9 (potentially) legitimate theories on the missing Malaysia Airlines flight

In addition to the wild speculation by conspiracy theorists, experts and media types are floating a range of ideas as to what might have happened to Malaysia Airlines Flight 370, its 12 crew members, and the 227 passengers on board.

Without finding the plane or solid evidence of its whereabouts, there’s no telling exactly what caused the jetliner to vanish. So until that happens, here are the theories we’re working with:

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1. Pilot Suicide

Many of the theories being floated involve what officials are calling “human intervention.” Tragically, pilot suicide is one of them. It wouldn’t be the first time it has happened, either.

The Associated Press said two previous plane crashes were most likely caused by pilot suicide. A 1997 Silk Air crash on a flight from Singapore to Jakarta and a 1999 Egypt Air flight are both suspected to be caused by pilot suicide. The AP report cited Mike Glynn, a member of the Australian and International Pilots Association, as saying he believes that is the most likely cause.

Despite Glynn’s belief, officials don’t think the theory has much strength. More from the AP:

At this point, there is no evidence of any wrongdoing on the part of the two pilots, though Malaysian police have said they are looking at their psychological background, their family life and connections.

Zaharie Ahmad Shah, 53, and Fariq Abdul Hamid, 27, have both been described as respectable, community-minded men.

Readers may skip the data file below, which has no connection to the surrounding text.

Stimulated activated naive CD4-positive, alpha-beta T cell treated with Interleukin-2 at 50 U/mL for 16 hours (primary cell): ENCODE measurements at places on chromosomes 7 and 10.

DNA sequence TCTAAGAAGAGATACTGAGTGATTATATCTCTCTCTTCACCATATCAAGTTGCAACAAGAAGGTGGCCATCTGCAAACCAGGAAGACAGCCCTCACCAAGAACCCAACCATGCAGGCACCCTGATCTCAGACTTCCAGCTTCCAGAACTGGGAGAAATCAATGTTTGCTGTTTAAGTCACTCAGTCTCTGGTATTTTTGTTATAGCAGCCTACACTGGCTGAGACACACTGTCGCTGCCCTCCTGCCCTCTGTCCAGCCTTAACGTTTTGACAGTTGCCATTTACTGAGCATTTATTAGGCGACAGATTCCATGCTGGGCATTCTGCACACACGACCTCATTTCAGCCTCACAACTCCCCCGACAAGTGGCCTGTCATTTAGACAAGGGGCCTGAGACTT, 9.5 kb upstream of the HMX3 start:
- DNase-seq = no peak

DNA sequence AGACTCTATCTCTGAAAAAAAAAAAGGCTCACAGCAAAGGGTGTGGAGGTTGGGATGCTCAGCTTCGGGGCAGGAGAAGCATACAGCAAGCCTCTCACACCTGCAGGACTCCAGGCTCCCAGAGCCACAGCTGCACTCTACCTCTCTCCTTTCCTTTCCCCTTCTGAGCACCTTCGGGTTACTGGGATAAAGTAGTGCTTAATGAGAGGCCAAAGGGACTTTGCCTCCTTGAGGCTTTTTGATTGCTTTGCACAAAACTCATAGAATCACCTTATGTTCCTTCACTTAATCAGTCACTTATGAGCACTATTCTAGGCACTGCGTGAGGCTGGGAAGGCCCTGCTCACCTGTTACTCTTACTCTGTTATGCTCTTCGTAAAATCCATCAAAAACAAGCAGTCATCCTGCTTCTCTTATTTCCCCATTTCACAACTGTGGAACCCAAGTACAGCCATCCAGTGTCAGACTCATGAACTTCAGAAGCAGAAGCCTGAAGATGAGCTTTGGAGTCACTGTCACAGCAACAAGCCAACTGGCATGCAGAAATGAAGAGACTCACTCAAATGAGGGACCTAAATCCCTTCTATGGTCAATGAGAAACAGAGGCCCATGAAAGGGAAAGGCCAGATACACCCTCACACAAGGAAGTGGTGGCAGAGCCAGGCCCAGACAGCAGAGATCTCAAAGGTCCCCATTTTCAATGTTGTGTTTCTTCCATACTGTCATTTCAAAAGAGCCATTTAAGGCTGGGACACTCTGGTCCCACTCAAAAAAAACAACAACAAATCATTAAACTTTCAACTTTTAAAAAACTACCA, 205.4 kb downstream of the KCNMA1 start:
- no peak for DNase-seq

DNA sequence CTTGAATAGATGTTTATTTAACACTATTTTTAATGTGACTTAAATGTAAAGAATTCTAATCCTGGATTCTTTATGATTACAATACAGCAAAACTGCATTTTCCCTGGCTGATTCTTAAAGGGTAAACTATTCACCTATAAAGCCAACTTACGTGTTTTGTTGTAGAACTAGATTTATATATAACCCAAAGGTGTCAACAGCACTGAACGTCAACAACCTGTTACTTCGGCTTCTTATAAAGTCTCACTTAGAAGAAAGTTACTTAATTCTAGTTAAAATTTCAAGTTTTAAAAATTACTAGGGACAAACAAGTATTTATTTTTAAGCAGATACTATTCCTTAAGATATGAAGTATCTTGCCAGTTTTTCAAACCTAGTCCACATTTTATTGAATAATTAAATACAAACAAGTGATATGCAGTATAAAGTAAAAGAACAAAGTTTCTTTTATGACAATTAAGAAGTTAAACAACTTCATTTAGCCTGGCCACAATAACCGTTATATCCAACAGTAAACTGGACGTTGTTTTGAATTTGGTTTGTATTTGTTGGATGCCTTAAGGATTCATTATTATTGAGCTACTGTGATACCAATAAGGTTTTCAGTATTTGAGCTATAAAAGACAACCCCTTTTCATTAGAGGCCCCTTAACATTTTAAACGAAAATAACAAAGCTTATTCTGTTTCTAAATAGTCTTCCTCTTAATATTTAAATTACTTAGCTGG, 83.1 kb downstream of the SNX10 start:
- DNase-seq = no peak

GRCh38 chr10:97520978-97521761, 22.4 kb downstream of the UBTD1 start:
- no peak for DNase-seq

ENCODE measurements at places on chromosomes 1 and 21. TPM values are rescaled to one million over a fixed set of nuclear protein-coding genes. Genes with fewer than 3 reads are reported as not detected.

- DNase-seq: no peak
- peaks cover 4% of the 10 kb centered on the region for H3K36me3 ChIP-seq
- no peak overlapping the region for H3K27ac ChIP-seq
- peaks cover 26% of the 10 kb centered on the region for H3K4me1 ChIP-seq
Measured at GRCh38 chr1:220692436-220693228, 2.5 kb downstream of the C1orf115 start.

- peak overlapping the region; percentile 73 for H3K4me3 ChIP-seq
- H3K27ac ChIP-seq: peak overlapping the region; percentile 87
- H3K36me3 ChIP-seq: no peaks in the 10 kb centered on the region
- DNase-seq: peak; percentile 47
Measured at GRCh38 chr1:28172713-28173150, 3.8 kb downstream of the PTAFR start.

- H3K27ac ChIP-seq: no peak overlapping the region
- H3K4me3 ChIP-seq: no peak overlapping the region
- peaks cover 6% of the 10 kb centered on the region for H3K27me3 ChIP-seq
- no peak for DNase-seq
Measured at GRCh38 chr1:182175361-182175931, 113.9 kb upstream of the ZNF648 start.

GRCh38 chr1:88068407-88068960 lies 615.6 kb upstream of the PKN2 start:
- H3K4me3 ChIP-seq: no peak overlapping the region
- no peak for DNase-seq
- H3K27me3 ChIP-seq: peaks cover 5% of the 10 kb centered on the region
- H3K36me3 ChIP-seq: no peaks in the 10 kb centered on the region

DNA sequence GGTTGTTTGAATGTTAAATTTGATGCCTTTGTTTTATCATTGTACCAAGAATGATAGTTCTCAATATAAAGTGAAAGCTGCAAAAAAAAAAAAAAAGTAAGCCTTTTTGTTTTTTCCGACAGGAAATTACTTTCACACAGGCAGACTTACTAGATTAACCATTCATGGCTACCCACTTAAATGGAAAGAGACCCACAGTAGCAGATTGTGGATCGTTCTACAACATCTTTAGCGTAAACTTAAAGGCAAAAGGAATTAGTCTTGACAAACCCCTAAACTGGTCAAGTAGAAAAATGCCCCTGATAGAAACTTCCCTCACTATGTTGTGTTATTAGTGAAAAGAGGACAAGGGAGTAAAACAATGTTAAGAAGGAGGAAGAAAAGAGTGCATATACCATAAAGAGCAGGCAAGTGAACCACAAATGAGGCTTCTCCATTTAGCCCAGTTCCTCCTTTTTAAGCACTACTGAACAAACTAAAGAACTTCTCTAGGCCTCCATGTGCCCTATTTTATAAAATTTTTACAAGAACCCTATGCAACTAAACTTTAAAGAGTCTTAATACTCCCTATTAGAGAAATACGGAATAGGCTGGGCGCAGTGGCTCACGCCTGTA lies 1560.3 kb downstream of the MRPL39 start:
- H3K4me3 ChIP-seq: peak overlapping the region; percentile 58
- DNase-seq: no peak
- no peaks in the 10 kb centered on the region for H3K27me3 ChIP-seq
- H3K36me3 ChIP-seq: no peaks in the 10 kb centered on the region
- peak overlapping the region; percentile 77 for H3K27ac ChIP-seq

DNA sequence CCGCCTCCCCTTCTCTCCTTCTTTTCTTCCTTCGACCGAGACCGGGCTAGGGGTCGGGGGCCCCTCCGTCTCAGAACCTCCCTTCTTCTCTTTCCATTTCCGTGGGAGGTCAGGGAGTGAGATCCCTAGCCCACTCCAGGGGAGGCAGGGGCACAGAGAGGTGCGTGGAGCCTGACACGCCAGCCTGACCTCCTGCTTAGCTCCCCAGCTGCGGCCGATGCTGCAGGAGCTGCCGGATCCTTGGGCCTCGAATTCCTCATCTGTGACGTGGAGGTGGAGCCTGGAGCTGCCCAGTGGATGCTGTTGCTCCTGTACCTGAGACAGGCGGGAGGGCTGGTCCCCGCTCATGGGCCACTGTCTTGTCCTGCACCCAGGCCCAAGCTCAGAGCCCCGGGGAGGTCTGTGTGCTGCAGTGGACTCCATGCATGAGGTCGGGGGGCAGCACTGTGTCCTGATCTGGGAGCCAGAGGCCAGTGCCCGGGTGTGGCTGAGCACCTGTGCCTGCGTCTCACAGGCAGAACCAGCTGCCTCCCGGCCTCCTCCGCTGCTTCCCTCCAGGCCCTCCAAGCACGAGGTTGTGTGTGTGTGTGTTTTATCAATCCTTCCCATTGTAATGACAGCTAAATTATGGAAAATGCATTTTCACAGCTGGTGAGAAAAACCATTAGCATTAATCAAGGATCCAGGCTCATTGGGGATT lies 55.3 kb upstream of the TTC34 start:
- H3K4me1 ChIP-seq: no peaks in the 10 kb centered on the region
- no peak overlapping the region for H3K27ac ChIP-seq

2. Pilot Sabotage

With the pilots’ backgrounds already under investigation, officials are also considering pilot sabotage.

Recent developments have led investigators to believe that an experienced pilot deliberately changed the course of the flight. Reuters reported that the plane diverted to a route that is well-known among navigators. From Reuters:

Two sources told Reuters that military radar data showed an unidentified aircraft that investigators suspect was Malaysia Airlines Flight MH370 following a commonly used navigational route toward the Middle East and Europe when it was last spotted early on March 8, northwest of Malaysia.

That course - headed into the Andaman Sea and towards the Bay of Bengal in the Indian Ocean - could only have been set deliberately, either by flying the Boeing 777-200ER jet manually or by programming the auto-pilot.

According to the Daily Mail, there were also deliberate efforts made to shut off the plane’s data system and transponder. The two were reportedly shut off at different times, seemingly ruling out the possibility of a crash. From the Daily Mail: